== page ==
Through lengthy discussions in the Comintern, the American Communists adopted many of the key elements of the theoretical framework for fighting racism which underpins our approach today. This can be summarized as the understanding that uniting the working class requires active opposition to racism in the white working class and that the struggle of the black masses will have its own dynamic into which Marxists must skillfully intervene with the goal of creating an integrated revolutionary party which included authoritative black leaders. The authority of the Russian Revolution and the Comintern and its call to fight colonial and racial oppression everywhere brought a number of black activists including many members of the African Blood Brotherhood based among Caribbean immigrants into the ranks of the early CP.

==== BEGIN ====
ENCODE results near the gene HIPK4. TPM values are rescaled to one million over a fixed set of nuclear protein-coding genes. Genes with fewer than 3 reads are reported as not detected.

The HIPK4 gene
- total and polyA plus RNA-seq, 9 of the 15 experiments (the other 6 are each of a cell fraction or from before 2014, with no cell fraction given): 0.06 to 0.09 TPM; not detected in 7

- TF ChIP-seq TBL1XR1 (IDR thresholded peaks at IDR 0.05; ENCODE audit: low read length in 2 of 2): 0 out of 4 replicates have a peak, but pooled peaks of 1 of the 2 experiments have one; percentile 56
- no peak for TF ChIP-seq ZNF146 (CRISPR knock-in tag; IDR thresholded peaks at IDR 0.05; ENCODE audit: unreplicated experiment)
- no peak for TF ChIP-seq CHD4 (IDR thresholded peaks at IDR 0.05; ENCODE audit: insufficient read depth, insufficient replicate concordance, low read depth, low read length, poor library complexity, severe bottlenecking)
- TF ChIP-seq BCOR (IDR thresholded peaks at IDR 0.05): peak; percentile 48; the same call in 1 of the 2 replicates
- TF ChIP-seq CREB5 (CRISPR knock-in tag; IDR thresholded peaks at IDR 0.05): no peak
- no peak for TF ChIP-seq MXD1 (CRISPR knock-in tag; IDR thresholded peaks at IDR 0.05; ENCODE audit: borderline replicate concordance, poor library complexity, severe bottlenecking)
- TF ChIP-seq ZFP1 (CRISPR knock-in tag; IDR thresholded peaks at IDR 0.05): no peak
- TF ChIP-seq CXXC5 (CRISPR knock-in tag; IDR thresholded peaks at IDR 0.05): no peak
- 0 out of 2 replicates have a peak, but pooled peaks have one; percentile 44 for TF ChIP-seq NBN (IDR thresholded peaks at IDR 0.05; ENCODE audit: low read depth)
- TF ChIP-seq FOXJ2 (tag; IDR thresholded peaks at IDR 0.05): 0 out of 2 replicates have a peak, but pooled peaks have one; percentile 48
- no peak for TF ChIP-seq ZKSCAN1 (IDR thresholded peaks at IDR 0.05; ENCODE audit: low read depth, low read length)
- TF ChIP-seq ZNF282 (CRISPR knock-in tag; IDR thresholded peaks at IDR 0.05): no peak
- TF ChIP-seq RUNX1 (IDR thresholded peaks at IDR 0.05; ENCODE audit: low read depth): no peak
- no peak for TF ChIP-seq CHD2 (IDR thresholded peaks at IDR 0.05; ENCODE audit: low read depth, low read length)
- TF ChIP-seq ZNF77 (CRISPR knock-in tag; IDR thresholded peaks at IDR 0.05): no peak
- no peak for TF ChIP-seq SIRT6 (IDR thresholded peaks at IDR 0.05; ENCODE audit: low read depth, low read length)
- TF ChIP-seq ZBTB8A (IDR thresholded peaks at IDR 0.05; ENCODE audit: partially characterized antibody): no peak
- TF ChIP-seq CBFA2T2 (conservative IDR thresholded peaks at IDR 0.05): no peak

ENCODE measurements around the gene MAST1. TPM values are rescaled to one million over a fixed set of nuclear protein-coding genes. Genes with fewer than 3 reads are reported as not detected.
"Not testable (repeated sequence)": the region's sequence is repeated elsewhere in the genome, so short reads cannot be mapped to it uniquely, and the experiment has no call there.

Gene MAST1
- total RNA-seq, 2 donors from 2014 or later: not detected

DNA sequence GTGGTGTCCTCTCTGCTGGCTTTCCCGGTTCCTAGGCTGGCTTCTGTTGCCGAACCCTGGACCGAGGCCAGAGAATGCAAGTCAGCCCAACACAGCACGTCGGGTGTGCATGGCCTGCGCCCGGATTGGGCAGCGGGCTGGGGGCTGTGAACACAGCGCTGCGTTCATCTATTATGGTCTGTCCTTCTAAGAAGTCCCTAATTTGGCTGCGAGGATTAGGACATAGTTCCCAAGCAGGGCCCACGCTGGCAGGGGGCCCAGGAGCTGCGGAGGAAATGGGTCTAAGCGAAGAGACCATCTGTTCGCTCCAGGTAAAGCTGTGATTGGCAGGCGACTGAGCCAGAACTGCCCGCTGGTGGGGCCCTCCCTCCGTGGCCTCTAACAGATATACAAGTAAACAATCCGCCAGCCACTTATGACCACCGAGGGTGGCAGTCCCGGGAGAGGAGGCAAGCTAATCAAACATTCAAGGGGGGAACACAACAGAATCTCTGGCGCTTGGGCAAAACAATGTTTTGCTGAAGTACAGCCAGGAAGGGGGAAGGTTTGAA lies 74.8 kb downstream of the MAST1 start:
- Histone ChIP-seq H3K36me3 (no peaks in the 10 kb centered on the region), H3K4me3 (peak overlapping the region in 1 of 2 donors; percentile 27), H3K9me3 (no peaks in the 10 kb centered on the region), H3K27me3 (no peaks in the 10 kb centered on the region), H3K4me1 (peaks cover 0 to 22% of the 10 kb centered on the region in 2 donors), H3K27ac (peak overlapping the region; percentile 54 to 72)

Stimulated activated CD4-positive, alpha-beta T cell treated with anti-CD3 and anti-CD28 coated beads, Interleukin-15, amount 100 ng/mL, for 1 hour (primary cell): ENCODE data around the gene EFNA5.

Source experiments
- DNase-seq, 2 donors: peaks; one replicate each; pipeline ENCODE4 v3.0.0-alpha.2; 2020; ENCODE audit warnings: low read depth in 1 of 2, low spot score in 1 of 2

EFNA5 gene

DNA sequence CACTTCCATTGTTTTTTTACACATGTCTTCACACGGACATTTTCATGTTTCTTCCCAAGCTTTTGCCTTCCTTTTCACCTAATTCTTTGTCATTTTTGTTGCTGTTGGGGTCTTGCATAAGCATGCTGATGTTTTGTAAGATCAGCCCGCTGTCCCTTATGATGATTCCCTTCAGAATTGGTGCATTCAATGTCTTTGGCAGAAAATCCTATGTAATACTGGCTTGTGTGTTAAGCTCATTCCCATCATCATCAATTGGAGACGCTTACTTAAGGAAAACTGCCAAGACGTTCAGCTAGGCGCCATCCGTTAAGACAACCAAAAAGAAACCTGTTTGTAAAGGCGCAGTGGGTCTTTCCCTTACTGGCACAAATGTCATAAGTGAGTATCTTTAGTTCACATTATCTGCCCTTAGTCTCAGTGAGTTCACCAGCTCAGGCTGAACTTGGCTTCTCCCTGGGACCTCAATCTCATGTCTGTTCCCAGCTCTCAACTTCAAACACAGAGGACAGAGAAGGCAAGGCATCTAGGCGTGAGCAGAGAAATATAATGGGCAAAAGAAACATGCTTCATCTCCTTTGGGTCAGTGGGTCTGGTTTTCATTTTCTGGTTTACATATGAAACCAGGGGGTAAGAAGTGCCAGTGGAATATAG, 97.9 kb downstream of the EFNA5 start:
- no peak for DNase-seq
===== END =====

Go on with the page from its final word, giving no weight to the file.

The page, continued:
The discussions in the Comintern retain significance today. Looking at the situation in the U.S. within an internationalist framework is essential. After all while racism in the U.S. has particular and unique features, racism itself is hardly unique to the U.S.; it exists in one form or another in almost every society. Today, as in the past, the connection of the struggle for black freedom in the U.S. to the struggle of oppressed people internationally will be of great importance.